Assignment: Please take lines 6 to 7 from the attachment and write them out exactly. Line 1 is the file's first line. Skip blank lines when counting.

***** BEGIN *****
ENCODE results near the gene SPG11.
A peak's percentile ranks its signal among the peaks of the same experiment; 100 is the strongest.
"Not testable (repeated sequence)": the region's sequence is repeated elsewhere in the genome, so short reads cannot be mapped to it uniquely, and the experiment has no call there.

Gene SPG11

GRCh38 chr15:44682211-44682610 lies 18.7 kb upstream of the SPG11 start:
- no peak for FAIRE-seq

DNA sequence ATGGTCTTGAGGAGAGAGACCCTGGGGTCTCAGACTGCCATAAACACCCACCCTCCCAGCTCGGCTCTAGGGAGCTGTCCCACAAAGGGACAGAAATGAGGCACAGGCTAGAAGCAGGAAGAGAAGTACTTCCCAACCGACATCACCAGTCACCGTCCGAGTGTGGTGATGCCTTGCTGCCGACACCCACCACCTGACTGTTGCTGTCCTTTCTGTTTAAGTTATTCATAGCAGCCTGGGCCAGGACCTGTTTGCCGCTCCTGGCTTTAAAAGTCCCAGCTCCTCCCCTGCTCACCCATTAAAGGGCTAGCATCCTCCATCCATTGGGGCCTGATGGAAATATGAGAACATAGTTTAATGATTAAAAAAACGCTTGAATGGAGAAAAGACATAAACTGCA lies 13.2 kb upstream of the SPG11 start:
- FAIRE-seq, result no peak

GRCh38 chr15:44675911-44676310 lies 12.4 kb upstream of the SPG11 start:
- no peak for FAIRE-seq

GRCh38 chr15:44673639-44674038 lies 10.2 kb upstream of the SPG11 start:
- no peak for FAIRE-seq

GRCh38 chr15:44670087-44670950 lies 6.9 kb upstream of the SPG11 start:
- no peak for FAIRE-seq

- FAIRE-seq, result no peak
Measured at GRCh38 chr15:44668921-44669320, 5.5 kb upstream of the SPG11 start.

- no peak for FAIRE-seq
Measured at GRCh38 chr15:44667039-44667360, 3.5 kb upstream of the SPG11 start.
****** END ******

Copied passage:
- no peak for FAIRE-seq

DNA sequence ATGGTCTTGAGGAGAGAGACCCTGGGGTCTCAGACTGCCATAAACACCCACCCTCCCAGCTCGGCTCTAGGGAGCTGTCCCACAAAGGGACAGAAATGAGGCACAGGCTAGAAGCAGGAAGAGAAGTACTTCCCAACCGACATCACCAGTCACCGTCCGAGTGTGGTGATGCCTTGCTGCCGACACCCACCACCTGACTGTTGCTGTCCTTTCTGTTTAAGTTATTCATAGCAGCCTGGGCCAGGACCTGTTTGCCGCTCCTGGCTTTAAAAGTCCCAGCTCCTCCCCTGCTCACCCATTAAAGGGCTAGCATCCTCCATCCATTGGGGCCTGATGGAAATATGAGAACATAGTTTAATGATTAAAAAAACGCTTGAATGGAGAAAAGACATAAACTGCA lies 13.2 kb upstream of the SPG11 start: